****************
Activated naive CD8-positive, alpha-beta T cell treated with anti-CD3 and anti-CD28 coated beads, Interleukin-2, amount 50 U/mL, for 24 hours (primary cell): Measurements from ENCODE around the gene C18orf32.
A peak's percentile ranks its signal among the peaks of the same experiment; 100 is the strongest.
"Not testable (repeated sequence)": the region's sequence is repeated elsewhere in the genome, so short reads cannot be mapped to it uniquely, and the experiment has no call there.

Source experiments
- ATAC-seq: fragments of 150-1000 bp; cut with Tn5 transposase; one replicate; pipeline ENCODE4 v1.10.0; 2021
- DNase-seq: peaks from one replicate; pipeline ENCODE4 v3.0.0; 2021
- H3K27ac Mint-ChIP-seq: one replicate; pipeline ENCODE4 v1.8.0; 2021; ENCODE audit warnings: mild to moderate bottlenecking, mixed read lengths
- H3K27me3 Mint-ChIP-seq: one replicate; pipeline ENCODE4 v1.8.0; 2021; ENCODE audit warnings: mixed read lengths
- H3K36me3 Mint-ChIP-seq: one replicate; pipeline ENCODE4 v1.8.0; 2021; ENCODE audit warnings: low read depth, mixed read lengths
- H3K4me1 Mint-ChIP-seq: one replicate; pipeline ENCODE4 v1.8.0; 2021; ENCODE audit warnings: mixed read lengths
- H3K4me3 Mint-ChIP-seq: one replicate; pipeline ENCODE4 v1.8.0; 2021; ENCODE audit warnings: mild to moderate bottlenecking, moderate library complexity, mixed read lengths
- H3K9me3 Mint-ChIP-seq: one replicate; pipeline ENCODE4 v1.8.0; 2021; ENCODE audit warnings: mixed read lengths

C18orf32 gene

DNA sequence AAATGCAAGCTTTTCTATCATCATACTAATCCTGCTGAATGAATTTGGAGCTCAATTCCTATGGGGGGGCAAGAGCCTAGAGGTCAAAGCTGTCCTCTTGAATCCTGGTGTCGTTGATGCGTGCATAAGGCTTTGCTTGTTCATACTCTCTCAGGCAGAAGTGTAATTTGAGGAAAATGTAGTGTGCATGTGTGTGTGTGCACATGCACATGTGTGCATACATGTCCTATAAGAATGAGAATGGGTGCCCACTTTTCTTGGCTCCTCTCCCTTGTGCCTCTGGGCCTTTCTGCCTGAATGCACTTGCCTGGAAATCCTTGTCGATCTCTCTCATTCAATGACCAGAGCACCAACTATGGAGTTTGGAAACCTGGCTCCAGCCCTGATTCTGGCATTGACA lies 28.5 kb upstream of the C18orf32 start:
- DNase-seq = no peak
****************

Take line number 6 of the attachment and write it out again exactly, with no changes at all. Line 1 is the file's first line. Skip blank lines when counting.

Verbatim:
- DNase-seq: peaks from one replicate; pipeline ENCODE4 v3.0.0; 2021